HomeLapidariums. Precious sources for the history of a monument and its sculpted decoration

HomeLapidariums. Precious sources for the history of a monument and its sculpted decoration

Lapidariums. Precious sources for the history of a monument and its sculpted decoration

Les dépôts lapidaires. De précieux vestiges pour l’histoire du monument et de son décor sculpté

"In Situ" Journal n°53 – 2025

Revue des patrimoines « In Situ » n°53 – 2025

*  *  *

Published on Friday, May 17, 2024

Abstract

The French term ‘dépôt lapidaire’, a lapidary depot, rendered here as a lapidarium, is understood to mean collections of archaeological or architectural fragments and pieces of sculpture, assembled so as to maintain an organic link with the monument or the site they come from. The time seems to be ripe, then, as the topic as a whole takes on numerous forms, to draw up a general, if provisional analysis of the situation. It seems useful to think about how best to share information coming from different sectors (historic monuments, archaeology, museums and parks and gardens). New lines of action can perhaps be sketched out for a new phase for these very special cultural properties, located at the frontiers between the movable and immovable heritage.

Announcement

Argument

The French term ‘dépôt lapidaire’, a lapidary depot, rendered here as a lapidarium, is understood to mean collections of archaeological or architectural fragments and pieces of sculpture, assembled so as to maintain an organic link with the monument or the site they come from. Over the past few years, the online In Situ review has occasionally taken a look at this topic, for example in the article by Elisabeth Portet on the Pantheon collections, entitled “Les collections du Panthéon, étude, inventaire et perspectives scientifiques”, published in the thematic issue devoted to furniture, industrial and technical ensembles (n° 29, 2016). Another approach is to be found in the article on the plaster moulds made during nineteenth-century restoration work carried out on Notre Dame cathedral at Laon and kept at its lapidarium (Caroline Dujon-Attali Ben Mayer, « Les moulages de Notre-Dame de Laon : une découverte récente », Le moulage. Pratiques historiques et regards contemporains, In Situ, n° 28, 2016).

Arnaud Timbert, professor of the history of mediaeval art at Jules Verne Picardy University, was the initiator of a study day organised at the University of Amiens in 2006, devoted to the lapidariums associated with mediaeval buildings in Picardy. This initiative was followed by two other study days organised by Delphine Hanquiez, the first on the lapidariums of Northern France (INHA, 2008) and the second on the lapidary collections of Flanders, Artois and Cambresis, held at the University of Artois in 2019. The papers read at thesedifferent study days have all been published.1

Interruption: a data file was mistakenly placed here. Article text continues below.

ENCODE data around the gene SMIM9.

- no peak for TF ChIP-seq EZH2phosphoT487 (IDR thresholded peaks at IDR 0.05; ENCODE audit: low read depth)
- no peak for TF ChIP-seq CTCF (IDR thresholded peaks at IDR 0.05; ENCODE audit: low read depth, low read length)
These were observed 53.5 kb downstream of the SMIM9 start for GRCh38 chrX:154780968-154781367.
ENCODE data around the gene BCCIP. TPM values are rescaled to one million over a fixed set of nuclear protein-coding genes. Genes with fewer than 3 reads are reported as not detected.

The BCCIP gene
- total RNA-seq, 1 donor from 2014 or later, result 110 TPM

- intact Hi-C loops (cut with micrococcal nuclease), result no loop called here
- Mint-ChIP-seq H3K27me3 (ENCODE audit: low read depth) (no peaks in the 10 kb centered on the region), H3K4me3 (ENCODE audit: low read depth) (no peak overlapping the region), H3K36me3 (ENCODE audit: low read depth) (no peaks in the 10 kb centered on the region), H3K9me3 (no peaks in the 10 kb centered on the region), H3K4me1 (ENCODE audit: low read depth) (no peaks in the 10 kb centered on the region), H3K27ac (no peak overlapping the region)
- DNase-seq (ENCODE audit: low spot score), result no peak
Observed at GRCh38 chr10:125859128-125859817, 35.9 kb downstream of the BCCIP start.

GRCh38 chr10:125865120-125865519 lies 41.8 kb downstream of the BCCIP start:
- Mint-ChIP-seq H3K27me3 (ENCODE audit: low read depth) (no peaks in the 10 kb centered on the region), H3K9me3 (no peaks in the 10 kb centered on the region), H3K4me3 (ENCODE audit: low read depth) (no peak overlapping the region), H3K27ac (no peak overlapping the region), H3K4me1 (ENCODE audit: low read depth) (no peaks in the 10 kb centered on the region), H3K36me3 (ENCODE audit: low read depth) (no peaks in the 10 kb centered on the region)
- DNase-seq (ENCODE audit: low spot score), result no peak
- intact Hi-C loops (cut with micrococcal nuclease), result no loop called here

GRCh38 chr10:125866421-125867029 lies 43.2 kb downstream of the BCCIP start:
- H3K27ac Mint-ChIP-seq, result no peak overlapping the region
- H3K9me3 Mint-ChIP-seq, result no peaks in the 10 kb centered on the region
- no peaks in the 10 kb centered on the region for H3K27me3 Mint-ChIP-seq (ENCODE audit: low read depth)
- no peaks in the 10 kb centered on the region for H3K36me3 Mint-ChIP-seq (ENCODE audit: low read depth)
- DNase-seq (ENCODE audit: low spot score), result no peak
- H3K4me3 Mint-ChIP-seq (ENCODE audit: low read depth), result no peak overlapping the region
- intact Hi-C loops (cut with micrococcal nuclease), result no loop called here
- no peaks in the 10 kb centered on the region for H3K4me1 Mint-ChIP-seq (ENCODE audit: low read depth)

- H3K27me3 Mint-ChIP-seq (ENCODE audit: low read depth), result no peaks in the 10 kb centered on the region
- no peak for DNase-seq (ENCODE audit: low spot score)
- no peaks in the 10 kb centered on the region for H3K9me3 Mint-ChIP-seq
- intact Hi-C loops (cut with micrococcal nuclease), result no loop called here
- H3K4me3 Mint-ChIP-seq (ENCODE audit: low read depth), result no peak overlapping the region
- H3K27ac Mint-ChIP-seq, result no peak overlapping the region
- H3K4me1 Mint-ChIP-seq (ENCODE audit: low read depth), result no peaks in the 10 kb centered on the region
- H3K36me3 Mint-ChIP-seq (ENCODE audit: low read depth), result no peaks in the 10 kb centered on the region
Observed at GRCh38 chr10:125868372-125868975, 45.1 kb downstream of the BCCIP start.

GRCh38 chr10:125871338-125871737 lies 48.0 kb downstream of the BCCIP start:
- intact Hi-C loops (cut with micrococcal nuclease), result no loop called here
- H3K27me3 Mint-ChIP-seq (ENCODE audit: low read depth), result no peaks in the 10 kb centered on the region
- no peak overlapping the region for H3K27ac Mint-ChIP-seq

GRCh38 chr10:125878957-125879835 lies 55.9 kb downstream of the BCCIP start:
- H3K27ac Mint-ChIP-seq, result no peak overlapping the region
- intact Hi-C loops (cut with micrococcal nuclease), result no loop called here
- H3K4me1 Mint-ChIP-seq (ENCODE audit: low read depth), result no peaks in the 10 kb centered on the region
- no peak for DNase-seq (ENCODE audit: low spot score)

These initiatives, along with several more recent monographic studies on buildings, have drawn attention to the scientific and heritage interest of lapidariums, both for the history of architecture and for the history of conservation and restoration practices. “For the understanding and proper three-dimensional interpretation of a building that has disappeared or that has come down to us in altered states, the consideration of pieces of the building that have been stored in a lapidarium emerges today as a key step in scientific research. From the heritage point of view, conservation is an absolute necessity, so that preserved elements can function anew as references in future restoration programmes.”2

In keeping with the actions undertaken during the 1970s by Leon Pressouyre in order to preserve certain architectural fragments as historic monuments, piece by piece inventories have been carried in many lapidariums, such as those of Amiens, Arras, Beauport, Beauvais, Besançon, Châlons-en-Champagne, Chartres, Cluny, Creil, Jumièges, Lille, Meaux, Noyon, Reims, Rue, Saint-Denis, Saint-Guilhem-le-Désert, Saint-Leu-d’Esserent, Saint-Omer, Saint-Quentin, Senlis, Soissons, Tours and Vaucelles. The pursual of this inventory work supports the advances made over the past few years in terms of study, conservation and interpretation, thanks to new scientific partnerships and local synergies.